One advantage of the above is that we have an objective definition of what counts as a family and so we we can compare the number of family-households over time, which is one of the aims of the ONS.

However a weakness is that it limits the definition of the family so that it is something different to subject definitions. For example, in the above definition the couple in their 70s with one childless daughter who has moved out to live alone isn’t a family.

Households are broader than families

A household is simply a group of people (or single person) who share a residence in common and share such things as meals, bills, facilities or chores, or one person living alone.

The main household types in the UK include:

  • family households (as defined above)
  • couple households
  • single person households
  • mutli-family households
  • Shared households (such as student households).

Different types of family

One way around the problem of defining a family is to distinguish carefully between different ‘family arrangements’ when we discuss them. It is also generally good practice to define your concepts tightly in the early stages of conducting research, or when writing essays on the concept.

There is nothing wrong with limiting your research or analysis to just one specific type of family, you just need to make sure you are clear about limiting your discussion. (It’s often necessary to focus more tightly just for the sake of time!)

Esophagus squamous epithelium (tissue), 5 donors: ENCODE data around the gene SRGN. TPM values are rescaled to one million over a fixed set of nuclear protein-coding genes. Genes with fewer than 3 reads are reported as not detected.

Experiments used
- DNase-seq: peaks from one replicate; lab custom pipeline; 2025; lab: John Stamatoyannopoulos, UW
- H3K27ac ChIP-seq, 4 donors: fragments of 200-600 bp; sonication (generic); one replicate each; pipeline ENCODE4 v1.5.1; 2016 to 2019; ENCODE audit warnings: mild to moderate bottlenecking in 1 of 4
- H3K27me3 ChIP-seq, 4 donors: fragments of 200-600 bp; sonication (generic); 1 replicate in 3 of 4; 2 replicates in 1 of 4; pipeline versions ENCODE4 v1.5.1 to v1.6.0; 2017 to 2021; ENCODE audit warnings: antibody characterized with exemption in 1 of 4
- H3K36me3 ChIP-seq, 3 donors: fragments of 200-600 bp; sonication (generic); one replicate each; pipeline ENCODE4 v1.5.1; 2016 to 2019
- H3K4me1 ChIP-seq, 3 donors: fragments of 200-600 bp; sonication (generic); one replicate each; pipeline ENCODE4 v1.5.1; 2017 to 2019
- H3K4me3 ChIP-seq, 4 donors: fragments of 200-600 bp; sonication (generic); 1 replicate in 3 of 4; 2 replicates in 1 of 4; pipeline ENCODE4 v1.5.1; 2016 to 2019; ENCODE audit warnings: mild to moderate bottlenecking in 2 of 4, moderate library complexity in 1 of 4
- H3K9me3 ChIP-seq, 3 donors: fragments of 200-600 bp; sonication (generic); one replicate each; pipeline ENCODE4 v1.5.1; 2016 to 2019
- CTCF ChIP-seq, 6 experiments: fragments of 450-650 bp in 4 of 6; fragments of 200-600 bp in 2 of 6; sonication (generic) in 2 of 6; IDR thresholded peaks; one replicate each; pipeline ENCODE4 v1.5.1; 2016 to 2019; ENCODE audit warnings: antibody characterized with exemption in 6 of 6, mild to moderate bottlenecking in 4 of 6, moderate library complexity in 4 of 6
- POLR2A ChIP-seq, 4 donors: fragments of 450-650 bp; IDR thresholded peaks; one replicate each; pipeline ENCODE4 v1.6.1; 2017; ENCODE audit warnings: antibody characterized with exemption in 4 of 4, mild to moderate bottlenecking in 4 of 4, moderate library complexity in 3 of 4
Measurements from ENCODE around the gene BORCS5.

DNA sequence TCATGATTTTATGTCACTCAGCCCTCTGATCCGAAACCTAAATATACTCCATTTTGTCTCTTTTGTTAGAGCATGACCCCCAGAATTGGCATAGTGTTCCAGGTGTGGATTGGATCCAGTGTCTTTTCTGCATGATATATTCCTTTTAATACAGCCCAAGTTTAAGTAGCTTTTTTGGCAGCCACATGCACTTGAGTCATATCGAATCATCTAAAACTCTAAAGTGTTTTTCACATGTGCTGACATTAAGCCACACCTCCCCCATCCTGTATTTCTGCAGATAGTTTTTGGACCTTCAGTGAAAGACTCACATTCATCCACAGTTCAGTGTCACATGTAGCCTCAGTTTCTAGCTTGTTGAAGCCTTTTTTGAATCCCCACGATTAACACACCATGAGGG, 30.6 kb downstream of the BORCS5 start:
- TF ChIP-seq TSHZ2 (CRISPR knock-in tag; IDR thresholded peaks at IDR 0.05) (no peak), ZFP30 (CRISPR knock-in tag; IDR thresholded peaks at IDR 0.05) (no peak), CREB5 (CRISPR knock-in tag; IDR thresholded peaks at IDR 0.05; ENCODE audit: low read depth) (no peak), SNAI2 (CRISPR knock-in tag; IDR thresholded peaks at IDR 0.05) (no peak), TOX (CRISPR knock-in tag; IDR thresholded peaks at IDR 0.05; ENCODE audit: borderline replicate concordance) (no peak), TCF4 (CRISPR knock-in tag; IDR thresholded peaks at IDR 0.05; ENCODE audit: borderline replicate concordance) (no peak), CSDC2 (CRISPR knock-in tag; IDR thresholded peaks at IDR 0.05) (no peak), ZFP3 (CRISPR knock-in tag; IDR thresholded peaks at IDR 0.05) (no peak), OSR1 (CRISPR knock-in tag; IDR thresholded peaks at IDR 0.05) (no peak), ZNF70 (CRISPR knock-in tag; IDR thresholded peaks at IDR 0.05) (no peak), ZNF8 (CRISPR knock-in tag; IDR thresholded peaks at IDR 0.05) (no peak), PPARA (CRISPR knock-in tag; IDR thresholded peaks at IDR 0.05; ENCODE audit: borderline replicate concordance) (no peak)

Some of the most common family types in modern Britain include.

The Nuclear Family – two parents with biological children living in one household.

The reconstituted family – two partners living in one household sharing parental duties for one or more children, but only one of them is the biological parent.

The single parent family – one adult with one or more children living in one household

The extended family – where relatives such as uncles/ aunts or grandparents reside permanently in the same household as those making up the nuclear family.

Postmodern definitions of the family

Because of the diversity within family life in contemporary Britain, post-modern thinkers suggest that it is better to use a broader definition of ‘the family’, which includes a very broad range of family types – one suggested definition of the family is ‘a group of people who are related by either blood or marriage/ similar form of committed relationship’.

The Personal Life Perspective‘s definition of the family is inspired by postmodernism, arguing that we should accept the unique definition of the family as each individual sees it which may mean we have different definitions of what the family is even within the same family household.

For example a step-father may view his family as the current family he is living with and his ex-wife’s family, but his step-daughter who is living with him may not regard his ‘other family’ as part of her family, and she may regard her pony as part of her family, but her dad may not.